Finished this while recovering from an appendectomy in hospital. This was the first novel by a Japanese author I’d read in English so I was looking to see how well it translated. I found it wooden, simplistic and the plot sloppily developed. It doesn’t take any amount of genius to magic characters out of nowhere simply to get the story to “work” and I found Murakami’s characters, for all their introspection and quizzical soul-searching quite flat.
This was partly my experience in Japan. There, people simply do not have conversations like those in this book. The protagonist is 15 years old and discourses like a philosophy professor from a post-modern American university. People who hardly know each other and pour forth their darkest secrets. My interaction with the many Japanese I’ve come to know very well shows me that this novel is, in fact, pure fantasy, not just in terms of plot (you’d hardly have to struggle to believe that) but in terms of the characters conversations and relationships.
So, putting aside my comments on the reality of the characters and their interactions, I came to realise that the most important thing about this novel is the symbolic imagery. It’s more like a fable than a realistic novel. The storyline was ingeniously woven together, starting, as it does, with two seemingly separate characters whose lives are more than a little interdependent. Overall, the most intriguing thing about this novel is what it is actually about. Is it really a search for identity? And if so, is it resolved? And if it is resolved, is the fact that it’s done in such a (lit.) fantastic way actually spell doom for the rest of us?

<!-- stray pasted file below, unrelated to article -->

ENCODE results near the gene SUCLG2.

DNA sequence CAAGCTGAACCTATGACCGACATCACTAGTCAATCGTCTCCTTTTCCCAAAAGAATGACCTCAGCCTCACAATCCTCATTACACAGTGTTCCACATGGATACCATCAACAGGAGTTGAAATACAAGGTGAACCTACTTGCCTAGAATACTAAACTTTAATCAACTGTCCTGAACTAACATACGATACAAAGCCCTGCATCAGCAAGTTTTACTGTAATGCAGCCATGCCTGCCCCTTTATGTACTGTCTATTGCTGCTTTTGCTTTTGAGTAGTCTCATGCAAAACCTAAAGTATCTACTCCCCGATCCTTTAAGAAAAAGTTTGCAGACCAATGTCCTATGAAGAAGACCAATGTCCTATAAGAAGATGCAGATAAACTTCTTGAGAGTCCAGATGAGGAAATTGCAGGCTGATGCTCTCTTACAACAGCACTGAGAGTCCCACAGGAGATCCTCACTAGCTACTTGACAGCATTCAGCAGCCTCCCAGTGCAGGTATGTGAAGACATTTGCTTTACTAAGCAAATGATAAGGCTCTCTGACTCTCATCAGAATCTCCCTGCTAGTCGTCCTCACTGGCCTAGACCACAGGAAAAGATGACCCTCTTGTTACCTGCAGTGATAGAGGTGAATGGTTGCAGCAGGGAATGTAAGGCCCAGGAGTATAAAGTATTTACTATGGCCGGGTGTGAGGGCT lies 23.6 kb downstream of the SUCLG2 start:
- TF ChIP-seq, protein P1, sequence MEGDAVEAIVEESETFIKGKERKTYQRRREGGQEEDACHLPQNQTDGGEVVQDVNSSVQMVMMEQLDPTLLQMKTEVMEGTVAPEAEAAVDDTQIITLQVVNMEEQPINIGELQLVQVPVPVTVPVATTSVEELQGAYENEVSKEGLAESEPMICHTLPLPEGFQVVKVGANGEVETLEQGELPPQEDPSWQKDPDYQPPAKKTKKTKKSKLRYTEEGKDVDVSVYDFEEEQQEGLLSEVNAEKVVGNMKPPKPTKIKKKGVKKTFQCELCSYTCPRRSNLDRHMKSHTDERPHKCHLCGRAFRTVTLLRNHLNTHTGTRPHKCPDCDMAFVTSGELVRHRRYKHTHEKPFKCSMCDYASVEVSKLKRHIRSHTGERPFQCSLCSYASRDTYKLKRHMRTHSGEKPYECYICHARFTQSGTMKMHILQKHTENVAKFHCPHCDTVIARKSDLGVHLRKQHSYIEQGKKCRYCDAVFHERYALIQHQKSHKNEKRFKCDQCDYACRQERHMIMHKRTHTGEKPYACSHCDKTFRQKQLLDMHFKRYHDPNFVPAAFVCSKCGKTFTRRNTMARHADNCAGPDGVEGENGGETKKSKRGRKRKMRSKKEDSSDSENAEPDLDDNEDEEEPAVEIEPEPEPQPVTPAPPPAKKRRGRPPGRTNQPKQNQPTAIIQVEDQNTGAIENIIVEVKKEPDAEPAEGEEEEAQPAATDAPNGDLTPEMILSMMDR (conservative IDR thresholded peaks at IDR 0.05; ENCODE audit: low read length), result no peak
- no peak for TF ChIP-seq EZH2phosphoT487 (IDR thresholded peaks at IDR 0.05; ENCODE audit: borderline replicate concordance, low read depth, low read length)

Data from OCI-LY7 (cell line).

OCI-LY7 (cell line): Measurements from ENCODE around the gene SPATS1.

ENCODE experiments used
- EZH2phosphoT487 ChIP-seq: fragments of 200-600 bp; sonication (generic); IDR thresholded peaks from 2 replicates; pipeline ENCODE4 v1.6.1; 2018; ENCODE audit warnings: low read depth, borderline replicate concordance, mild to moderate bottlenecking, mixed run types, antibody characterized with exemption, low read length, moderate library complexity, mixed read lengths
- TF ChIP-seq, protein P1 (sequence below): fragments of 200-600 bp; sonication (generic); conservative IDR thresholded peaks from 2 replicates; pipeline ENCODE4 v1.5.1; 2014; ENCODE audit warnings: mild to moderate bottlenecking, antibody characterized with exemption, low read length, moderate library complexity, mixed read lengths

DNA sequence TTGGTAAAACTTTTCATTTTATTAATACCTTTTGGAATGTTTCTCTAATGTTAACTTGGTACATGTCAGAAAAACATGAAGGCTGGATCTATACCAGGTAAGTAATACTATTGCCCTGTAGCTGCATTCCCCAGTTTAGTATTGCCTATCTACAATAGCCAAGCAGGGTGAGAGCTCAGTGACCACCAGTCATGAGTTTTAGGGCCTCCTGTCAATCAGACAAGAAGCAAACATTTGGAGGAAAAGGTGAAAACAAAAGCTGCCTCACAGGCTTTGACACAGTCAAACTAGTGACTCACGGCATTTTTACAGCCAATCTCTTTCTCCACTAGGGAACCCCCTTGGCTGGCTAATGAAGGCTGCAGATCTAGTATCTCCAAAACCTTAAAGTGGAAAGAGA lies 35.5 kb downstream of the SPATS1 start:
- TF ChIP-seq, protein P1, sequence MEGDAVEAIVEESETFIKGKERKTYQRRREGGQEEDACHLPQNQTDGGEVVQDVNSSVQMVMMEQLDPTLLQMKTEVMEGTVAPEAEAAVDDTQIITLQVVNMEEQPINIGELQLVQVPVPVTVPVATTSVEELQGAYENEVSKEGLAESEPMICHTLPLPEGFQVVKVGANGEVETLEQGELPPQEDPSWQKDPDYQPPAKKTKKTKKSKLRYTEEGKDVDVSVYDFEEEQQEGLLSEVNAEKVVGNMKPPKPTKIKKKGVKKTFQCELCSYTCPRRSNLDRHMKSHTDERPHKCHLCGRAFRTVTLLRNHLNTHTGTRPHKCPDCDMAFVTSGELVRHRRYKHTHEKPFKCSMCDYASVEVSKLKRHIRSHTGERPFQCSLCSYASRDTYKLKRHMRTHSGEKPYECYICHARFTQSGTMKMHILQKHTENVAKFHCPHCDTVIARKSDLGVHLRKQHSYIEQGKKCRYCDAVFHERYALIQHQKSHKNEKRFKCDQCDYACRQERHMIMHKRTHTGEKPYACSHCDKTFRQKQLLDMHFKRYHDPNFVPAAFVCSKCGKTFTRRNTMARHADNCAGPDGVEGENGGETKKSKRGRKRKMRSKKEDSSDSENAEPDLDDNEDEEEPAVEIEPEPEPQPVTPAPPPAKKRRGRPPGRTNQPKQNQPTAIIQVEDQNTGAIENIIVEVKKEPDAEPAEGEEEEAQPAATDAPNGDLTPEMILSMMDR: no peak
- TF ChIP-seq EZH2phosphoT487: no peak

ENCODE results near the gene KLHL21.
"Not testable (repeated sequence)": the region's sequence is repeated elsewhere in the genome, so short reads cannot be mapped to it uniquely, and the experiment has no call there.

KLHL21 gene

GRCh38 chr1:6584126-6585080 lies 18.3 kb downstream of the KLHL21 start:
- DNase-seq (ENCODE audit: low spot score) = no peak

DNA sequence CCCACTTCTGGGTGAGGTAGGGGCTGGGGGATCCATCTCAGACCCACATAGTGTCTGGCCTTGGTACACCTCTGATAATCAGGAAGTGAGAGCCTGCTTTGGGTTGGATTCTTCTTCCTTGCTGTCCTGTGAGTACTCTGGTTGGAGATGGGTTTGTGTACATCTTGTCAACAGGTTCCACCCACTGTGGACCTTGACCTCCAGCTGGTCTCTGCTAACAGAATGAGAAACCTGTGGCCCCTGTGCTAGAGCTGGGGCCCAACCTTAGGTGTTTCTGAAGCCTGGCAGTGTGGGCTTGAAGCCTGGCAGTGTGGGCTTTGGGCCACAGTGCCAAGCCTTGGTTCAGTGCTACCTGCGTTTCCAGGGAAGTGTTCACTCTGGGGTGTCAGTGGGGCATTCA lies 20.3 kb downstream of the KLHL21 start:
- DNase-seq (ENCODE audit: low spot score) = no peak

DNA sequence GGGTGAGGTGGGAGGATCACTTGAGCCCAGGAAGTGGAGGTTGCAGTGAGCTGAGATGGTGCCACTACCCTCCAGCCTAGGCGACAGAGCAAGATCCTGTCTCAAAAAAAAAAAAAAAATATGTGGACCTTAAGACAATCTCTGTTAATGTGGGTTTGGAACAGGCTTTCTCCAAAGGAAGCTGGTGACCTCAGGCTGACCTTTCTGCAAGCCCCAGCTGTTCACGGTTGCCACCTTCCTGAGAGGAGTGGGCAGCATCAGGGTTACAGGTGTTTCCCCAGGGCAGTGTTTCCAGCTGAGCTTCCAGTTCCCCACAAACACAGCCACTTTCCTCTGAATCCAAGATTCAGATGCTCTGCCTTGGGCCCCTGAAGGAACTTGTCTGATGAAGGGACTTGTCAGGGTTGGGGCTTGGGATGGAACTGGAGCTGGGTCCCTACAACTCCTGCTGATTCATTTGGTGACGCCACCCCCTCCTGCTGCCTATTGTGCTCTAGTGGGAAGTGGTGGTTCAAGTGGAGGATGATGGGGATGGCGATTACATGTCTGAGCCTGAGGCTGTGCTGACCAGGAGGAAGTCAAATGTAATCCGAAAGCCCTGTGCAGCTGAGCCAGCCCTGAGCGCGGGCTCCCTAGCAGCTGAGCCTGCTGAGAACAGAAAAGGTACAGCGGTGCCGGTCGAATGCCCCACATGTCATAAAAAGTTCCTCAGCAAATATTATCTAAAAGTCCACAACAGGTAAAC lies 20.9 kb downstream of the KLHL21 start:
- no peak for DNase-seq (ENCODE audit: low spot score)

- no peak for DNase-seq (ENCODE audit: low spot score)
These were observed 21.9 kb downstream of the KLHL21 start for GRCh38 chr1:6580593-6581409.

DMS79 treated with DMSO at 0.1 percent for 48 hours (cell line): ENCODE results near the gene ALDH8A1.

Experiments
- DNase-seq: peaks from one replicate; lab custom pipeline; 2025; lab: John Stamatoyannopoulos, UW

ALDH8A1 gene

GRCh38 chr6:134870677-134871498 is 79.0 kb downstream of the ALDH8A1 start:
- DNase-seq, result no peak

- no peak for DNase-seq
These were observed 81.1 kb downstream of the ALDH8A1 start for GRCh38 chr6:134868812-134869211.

Like most things Japanese, there is no answer other than the answer that there is. If that seems weird, then you’ve understood it right. Perhaps the concept of wabi-sabi applies here and one can only know what this is all about by, well, by being one who knows. All in all, on a metaphysical level, it’s a bit of a disappointment without some sort of key to all the metaphors flying around. In the end, you have to make your own meanings of it and, therefore, like most abstract art, it’s entirely what you think it is.
So, I found the novel overall disappointing and unfulfilling. If I wasn’t actually in love with Japan and its culture, I don’t think I would have found it half as interesting as I did. I’m hoping for better as I read more of his stuff in the future.
“So you’re all set for money then?” the boy named Crow asks in his characteristic sluggish voice.
in places where the sun doesn’t reach, moss has wordlessly covered the rocks.
Silence, I discover, is something you can actually hear.
Asking questions is embarrassing for a moment, but not asking’s embarrassing for a lifetime.
My shadow’s ony half of what it should be.
the police… just gangsters who get paid by the state
You are part of a brand new world
terrible > poor > mediocre > okay > good > very good > excellent > superb
2007 – Apr